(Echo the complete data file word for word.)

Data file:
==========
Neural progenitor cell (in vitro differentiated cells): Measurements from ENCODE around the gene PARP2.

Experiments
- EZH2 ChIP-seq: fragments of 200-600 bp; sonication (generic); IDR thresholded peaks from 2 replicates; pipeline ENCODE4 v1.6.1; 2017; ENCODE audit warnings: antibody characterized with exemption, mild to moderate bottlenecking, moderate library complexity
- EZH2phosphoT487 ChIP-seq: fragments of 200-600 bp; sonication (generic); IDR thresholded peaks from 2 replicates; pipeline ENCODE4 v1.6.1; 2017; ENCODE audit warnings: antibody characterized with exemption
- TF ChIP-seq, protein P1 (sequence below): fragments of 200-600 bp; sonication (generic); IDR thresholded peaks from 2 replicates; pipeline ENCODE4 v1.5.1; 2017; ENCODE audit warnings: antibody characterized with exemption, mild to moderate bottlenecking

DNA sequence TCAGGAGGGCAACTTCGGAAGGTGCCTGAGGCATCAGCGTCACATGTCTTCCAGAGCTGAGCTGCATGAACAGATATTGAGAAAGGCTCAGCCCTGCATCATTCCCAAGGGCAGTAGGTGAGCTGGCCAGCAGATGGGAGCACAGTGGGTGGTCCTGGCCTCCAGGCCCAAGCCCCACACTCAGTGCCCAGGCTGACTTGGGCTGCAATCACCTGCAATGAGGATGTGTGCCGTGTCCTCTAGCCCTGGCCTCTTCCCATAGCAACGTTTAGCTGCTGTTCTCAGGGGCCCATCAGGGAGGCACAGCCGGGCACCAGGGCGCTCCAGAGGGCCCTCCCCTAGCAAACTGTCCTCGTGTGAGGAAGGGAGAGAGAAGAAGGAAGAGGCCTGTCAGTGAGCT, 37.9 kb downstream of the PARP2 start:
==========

Neural progenitor cell (in vitro differentiated cells): Measurements from ENCODE around the gene PARP2.

Experiments
- EZH2 ChIP-seq: fragments of 200-600 bp; sonication (generic); IDR thresholded peaks from 2 replicates; pipeline ENCODE4 v1.6.1; 2017; ENCODE audit warnings: antibody characterized with exemption, mild to moderate bottlenecking, moderate library complexity
- EZH2phosphoT487 ChIP-seq: fragments of 200-600 bp; sonication (generic); IDR thresholded peaks from 2 replicates; pipeline ENCODE4 v1.6.1; 2017; ENCODE audit warnings: antibody characterized with exemption
- TF ChIP-seq, protein P1 (sequence below): fragments of 200-600 bp; sonication (generic); IDR thresholded peaks from 2 replicates; pipeline ENCODE4 v1.5.1; 2017; ENCODE audit warnings: antibody characterized with exemption, mild to moderate bottlenecking

DNA sequence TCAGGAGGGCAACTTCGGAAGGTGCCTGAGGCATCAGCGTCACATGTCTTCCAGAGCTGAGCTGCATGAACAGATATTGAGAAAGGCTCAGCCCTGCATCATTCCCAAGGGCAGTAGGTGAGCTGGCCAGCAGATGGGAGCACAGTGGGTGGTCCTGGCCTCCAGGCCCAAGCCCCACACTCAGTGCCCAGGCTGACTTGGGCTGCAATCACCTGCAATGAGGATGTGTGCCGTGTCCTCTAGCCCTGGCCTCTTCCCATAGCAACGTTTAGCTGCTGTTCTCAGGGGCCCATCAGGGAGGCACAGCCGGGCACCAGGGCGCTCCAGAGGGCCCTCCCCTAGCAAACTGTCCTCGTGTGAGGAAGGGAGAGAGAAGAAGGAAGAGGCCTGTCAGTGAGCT, 37.9 kb downstream of the PARP2 start: